Released: 20th November
Seen: 7th December
Sometimes a bad film is hard to write about because its badness is hard to explain. It’s hard to express in text form why the tone of a piece doesn’t work or how a performance doesn’t quite land. A bad film can also be so spectacularly bad that you wonder if you can just make a review of it “Everything about this film is wrong” and leave it at that… but that’s no fun. Strap yourselves in, I found something spectacular.
The App That Stole Christmas follows Felix Rhome (Jackie Long), a multi-millionaire who has made an amazing app called Bomazon which is… uh… Ok, it’s Amazon but with shitty graphics. Anyway, the point is that his company and his app are distracting him a lot around Christmas and because this is a Christmas movie, he must therefore be taught the meaning of the holiday by being put into a coma and forced to help Santa make toys.
The App That Stole Christmas tries to be a parable about how spending time with apps is bad and that we should all spend more time together. It does it with the subtlety of a sledgehammer to the face by having characters repeatedly say “Presence not presents” as though it’s an original idea and not a phrase that’s printed on a hipsters coffee mug. It tries to pull the whole “Oh the dad needs to spend quality time with his family instead of working” thing, except it never shows us that Felix’s work is getting in the way of his home life. Hell, if anything it shows that his work is responsible for giving his family a decent home life where they don’t have to worry about anything. He’s not a neglectful father or abusive or in any way cruel, he has a regular job where he runs a company that’s clearly making enough money to keep his family in a big, beautiful home.
Of course in order for a story like this to work, you need a good script and The App That Stole Christmas doesn’t have one of those. Every line of dialogue is almost painful to hear, including the 79 times when the main character says “I have this app” because that is his entire personality. Somehow this film is simultaneously padded as hell and too short to properly tell this story. Scenes of the wife character (who probably has a name, damned if I can be bothered to learn it) going to a hairdresser seem to be there to prove that they actually have got a cast, meanwhile the actual story of teaching Felix that he needs to spend more time at home is almost non-existent.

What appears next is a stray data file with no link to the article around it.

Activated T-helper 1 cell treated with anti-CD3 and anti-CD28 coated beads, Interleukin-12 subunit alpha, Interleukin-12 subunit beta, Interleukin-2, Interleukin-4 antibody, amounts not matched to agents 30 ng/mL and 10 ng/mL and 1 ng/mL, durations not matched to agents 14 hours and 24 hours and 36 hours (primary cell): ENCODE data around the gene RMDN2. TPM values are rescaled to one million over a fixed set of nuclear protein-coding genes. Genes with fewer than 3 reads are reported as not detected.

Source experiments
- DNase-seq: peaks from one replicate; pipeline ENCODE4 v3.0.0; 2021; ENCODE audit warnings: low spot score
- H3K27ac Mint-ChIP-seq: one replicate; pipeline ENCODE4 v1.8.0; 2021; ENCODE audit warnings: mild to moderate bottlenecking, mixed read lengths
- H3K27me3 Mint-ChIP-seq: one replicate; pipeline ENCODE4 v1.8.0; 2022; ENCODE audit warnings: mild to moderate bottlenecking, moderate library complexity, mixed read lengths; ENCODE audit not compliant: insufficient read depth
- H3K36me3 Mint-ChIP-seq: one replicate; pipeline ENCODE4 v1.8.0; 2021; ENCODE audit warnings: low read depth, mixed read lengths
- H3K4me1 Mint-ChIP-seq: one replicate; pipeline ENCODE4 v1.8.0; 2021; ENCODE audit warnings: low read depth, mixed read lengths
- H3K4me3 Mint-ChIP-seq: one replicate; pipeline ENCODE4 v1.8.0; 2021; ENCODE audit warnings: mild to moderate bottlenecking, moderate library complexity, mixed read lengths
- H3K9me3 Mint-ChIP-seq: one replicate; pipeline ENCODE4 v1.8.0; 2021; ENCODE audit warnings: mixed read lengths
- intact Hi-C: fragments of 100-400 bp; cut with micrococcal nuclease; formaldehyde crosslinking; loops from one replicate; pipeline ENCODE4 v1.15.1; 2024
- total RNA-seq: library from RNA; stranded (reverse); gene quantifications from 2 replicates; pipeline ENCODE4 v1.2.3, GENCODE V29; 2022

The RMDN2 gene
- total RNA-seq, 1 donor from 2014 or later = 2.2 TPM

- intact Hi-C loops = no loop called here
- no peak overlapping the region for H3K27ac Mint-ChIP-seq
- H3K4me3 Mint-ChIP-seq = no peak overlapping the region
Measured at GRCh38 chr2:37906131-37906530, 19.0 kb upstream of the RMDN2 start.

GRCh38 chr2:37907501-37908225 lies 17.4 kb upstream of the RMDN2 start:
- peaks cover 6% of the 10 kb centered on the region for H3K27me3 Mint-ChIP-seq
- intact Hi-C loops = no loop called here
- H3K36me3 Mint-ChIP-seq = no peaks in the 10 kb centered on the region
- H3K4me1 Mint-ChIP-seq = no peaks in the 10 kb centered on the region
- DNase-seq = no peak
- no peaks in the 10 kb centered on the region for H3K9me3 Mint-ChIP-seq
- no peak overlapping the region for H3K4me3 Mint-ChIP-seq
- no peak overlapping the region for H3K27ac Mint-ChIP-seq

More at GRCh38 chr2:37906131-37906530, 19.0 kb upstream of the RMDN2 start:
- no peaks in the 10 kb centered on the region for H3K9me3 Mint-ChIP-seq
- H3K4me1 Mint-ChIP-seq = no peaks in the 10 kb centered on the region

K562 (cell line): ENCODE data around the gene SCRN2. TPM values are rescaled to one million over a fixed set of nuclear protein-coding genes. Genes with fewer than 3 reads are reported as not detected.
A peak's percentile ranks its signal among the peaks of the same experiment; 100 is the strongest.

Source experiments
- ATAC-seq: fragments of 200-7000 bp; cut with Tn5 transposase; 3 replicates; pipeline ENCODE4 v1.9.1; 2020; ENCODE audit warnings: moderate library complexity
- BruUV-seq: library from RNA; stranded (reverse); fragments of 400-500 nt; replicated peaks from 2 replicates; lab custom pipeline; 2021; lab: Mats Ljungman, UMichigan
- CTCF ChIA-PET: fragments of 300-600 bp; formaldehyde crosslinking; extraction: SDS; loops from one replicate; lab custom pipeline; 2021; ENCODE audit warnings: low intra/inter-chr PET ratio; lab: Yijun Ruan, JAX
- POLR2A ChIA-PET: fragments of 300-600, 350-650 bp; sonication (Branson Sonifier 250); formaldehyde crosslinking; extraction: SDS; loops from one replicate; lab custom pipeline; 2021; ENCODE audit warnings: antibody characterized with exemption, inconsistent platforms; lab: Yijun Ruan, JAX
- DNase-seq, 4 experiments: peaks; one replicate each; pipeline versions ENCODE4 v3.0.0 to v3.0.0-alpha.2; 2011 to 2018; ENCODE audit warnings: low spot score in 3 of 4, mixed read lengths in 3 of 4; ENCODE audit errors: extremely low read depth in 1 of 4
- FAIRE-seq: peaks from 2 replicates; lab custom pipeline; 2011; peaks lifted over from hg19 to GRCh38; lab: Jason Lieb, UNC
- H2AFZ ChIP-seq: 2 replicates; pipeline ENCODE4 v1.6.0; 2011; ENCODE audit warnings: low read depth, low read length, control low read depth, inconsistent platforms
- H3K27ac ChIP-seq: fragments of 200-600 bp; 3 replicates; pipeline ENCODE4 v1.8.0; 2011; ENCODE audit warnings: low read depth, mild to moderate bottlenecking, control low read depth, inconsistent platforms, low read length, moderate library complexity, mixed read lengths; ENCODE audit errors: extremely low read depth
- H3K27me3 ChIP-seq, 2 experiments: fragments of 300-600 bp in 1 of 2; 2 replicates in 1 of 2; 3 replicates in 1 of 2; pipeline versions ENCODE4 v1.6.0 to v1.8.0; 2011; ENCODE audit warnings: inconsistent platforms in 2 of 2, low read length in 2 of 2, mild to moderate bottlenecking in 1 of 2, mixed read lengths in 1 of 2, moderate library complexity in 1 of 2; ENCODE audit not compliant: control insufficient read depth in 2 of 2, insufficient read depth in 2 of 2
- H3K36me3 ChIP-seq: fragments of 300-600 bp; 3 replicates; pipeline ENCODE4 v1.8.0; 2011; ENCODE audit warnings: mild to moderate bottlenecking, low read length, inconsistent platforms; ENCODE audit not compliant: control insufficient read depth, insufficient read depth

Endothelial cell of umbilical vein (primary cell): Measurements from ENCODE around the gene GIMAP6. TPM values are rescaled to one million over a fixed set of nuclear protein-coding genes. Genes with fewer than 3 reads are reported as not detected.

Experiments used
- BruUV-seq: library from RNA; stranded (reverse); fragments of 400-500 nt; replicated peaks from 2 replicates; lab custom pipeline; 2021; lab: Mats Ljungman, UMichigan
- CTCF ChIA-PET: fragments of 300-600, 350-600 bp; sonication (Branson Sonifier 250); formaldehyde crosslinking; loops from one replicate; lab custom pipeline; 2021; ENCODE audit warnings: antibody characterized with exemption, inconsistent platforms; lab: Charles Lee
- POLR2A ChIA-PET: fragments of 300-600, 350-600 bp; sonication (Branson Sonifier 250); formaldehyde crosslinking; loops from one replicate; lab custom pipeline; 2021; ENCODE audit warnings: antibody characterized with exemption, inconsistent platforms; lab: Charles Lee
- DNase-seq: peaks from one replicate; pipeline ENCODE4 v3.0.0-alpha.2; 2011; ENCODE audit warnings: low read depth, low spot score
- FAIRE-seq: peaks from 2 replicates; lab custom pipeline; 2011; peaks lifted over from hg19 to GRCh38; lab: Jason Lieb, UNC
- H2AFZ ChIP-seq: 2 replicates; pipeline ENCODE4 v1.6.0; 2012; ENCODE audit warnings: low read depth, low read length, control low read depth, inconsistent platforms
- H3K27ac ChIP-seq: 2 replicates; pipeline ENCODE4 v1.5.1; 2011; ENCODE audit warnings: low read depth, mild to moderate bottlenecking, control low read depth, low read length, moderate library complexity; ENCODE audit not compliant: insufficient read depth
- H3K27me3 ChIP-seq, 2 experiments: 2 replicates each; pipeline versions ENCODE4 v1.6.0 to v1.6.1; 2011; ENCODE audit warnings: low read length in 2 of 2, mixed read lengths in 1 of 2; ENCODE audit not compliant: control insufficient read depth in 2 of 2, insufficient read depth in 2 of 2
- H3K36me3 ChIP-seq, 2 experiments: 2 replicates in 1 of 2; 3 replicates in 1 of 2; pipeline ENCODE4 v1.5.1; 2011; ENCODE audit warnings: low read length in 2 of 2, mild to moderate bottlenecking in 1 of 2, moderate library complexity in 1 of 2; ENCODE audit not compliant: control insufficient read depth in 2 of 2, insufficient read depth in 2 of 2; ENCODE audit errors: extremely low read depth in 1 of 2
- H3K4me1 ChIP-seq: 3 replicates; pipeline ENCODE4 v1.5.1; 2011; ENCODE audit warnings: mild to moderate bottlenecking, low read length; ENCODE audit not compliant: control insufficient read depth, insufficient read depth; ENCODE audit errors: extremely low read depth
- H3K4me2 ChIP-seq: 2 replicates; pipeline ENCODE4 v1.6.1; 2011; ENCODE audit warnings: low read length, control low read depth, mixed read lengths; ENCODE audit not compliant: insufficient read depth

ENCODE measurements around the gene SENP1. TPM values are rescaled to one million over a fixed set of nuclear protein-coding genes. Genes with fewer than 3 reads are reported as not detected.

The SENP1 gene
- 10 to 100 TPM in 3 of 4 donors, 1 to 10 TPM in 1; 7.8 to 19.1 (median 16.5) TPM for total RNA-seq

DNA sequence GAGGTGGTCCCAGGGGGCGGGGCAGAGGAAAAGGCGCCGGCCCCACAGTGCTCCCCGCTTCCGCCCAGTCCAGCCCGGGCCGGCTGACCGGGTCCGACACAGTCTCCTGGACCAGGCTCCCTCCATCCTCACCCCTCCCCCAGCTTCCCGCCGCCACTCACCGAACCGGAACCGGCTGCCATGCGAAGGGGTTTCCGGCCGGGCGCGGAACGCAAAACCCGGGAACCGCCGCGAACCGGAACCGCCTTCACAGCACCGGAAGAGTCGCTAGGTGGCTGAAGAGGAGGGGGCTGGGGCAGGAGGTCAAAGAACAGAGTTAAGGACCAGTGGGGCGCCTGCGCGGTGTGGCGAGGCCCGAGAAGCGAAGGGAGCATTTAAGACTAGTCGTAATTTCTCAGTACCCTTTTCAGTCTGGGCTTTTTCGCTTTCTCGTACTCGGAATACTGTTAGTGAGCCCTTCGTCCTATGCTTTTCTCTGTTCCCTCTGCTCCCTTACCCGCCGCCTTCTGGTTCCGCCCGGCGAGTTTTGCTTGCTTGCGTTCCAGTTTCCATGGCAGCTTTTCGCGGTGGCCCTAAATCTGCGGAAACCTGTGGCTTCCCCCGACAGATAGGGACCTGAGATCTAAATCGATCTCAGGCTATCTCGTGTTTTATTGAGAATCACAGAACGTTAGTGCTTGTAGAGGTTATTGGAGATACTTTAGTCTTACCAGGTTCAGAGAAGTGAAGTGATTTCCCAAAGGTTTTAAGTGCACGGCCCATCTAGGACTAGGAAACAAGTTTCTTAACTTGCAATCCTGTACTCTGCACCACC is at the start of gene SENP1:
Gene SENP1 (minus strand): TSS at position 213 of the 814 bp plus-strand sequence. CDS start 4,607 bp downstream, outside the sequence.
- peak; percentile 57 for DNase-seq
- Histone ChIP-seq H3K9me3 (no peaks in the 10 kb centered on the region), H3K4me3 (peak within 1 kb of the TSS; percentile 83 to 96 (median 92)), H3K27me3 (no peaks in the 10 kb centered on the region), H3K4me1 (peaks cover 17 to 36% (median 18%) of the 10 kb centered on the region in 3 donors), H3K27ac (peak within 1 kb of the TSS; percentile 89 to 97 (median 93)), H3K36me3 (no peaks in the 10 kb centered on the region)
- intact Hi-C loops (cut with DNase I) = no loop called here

You know what else is non-existent in The App That Stole Christmas? Acting ability. Oh my god, is this film made up of the practice takes that they did to make sure they got the blocking correct? Because that’s how amazingly bad the performances are. If you gave a performance like the ones in this film in an amateur theatre production in a small town in the middle of nowhere, you’d be relegated to the chorus if you were lucky enough to be cast at all. No one can act, not a single cast member is even approaching decent. They read the lines like they just learned what words are. It’s kind of amazing… but then again, clearly ability wasn’t a factor in getting hired, especially if we take the sound mixing into account.
Seriously, the most amazing part of all this is how awful the sound is. I’m not just talking about poorly picked backing music that overpowers the dialogue, I’m convinced that whoever was operating the boom mic didn’t bother to aim it at the people who were talking. You can usually tell the difference between badly mixed audio and badly recorded audio and this is objectively the latter, it’s bad enough that I know for a fact if you handed in this audio mix into a film school that you would probably get a failing grade. They didn’t even bother to try and do ADR (Audio Dialogue Replacement, basically dubbing over dialogue if it’s badly recorded or if they need to change a line after filming), at least a bad dub might’ve been funny instead of aggravating.
Every single scene in The App That Stole Christmas is just bad on every level. The lighting is bad, the frame composition is bad, the performances are god awful, the editing is bad. Hell, the font used in the end credits is bad, I’ve seen student films that are better than this and this somehow ended up on Netflix. At barely an hour long it’s amazing just how much awfulness they crammed into a single movie, and the fact that there will apparently be a sequel to this next year is just shocking to me. It’s so stunningly awful that I almost want to recommend it purely as a resource for future filmmakers in what not to do.